How Does Blockchain Work?

How does Blockchain work? Experts praise blockchain technology due to its security and the fact that blockchain technology is decentralized. This technology is more secure since there is no central point of control and failure. Hackers would not find it easy to attack because every node in the network shall be required to be attacked to tamper with the data.

How Does Blockchain Work?

How Does Blockchain Work?

Blockchain technology is secure because of how the data is stored in a traditional database. The information is stored in a single location, which is a limitation and leads to hackers getting access to the confidential information quickly. However, blockchain technology spreads the data across the network, making it more protected from tampering. Unless more powerful computers are available, any attempts to manipulate the data will automatically be dismissed, making the Blockchain unchangeable.

One of the most promising aspects of blockchain technology is its ability to create a trustless system. In a trustless system, two parties can interact without needing a third party to mediate the transaction. This system could potentially reduce the cost of doing business and make it easier to conduct transactions online. Another potential use of blockchain technology is in the domain of data security. For example, users can use blockchain technology to create a decentralized database that is secure and free from hacks or data breaches.

So essentially, the Blockchain can be thought of as a distributed database. Additions to this database are initiated by one of the members, which are the network nodes. These nodes usually exist in the form of computers. Each node maintains a copy of the entire Blockchain.

The nodes also create new blocks of data, which can contain all sorts of information. Among other information, the block contains a hash. A hash is a string of numbers and letters, and each new block generates a hash. The hash depends not only on the block itself but also on the previous block’s hash, which explains why the order of the blocks matters and why blocks are added to the Blockchain in the order they occurred. Even a tiny change in a block creates an entirely new hash.

After its creation, a new block is broadcasted to every network party in an encrypted form to protect the transaction details. The network nodes check the validity of each new block that is added. Once a block reaches a certain number of approved transactions, then a new block is formed. The block’s validity is determined following a pre-defined algorithmic validation method, commonly referred to as a “consensus mechanism.” The nodes check the hash of a block to make sure a block has not been changed.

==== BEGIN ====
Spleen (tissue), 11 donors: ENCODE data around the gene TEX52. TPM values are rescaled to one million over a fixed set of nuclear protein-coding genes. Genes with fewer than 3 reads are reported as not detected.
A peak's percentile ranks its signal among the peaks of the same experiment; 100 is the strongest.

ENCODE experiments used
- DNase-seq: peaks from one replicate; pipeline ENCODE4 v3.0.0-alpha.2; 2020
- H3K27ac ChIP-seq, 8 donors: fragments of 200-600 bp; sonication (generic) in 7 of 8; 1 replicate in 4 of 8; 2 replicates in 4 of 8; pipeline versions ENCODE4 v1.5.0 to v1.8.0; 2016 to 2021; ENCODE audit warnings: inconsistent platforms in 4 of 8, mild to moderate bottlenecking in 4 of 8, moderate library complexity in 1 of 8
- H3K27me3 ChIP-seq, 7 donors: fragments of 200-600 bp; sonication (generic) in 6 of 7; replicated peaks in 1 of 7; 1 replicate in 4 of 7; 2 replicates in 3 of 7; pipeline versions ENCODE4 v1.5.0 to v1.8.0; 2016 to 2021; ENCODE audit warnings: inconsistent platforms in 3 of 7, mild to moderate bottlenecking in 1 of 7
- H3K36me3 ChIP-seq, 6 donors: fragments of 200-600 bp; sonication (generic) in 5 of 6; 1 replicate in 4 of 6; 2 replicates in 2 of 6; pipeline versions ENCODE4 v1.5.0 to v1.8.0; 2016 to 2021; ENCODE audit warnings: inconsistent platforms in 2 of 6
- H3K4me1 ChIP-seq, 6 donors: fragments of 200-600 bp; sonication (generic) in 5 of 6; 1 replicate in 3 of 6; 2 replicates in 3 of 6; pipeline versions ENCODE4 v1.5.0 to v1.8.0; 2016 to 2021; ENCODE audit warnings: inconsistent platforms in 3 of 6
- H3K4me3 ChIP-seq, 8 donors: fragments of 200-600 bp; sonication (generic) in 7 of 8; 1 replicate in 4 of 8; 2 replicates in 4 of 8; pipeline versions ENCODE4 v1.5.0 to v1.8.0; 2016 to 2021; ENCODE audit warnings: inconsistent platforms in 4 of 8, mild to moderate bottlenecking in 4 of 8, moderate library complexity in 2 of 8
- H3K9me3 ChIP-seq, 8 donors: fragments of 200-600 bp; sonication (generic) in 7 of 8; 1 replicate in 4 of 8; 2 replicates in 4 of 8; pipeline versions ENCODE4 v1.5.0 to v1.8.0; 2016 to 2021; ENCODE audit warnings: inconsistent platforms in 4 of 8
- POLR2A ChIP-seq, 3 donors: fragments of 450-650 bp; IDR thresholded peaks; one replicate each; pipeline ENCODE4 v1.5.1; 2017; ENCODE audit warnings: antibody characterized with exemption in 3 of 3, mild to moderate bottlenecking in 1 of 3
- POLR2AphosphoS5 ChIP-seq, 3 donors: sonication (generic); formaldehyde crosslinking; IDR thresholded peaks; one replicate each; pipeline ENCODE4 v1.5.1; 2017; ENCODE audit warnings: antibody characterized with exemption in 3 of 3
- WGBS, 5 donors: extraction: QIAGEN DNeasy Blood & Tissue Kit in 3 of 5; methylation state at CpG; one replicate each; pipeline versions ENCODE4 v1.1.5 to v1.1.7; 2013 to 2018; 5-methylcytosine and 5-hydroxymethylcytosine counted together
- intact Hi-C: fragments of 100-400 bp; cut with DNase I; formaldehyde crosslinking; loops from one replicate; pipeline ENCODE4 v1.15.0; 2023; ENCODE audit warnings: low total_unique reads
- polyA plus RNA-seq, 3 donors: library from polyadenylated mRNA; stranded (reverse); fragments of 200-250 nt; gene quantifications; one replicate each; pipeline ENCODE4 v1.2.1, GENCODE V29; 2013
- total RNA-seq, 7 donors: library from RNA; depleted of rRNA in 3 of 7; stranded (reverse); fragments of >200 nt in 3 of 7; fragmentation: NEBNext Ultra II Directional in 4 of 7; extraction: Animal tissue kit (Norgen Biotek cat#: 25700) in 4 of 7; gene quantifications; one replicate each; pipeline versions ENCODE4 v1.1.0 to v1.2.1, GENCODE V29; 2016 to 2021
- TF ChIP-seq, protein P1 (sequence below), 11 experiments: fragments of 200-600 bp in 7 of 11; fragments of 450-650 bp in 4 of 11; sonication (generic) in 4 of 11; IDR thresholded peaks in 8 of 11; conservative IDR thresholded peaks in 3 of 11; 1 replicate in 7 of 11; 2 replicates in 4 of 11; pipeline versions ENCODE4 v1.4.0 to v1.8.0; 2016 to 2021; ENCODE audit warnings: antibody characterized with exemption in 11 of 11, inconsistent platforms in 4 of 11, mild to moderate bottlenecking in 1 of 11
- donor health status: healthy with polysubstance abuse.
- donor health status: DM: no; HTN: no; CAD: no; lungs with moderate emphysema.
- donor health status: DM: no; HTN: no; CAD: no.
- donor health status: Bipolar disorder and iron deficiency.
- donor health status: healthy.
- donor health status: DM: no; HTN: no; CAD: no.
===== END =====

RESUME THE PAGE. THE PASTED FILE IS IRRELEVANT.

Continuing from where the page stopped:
How Does Blockchain Work?

Once validated, the new “block” is added to the Blockchain. As soon as the nodes have approved the new block, the Blockchain or ledger is updated, and it can no longer be changed or removed. It is therefore considered to be impossible to forge it. You can only add new entries to it, and the registry is updated on all network computers simultaneously.

The blocks are also signed with a digital signature using a private key. Every user on a blockchain network has a set of two keys: Firstly, A private key, which is used to create a digital signature for a block, And secondly, A Public key, which is known to everyone on the network. A public key has two uses. On the one hand, it serves as an address on the blockchain network. On the other hand, it is used to verify a digital signature and validate the sender’s identity.

A user’s public and private keys are kept in a digital wallet or e-wallet. Such wallets can be stored or saved online and offline. Online storage is often referred to as hot storage, and offline storage is commonly referred to as cold storage.

Final Thoughts

A blockchain allows the data in that database to be distributed across multiple network nodes in different locations. This not only adds redundancy but also ensures the fidelity of the data stored—if someone tries to change a record in one instance of the database, the other nodes are not affected, preventing a bad actor from doing so. If a single user tampers with Bitcoin’s transaction record, all other nodes will cross-reference each other and easily identify the node with incorrect information. This system aids in the establishment of an exact and transparent sequence of events. This way, no single node in the network can change the information stored within it.

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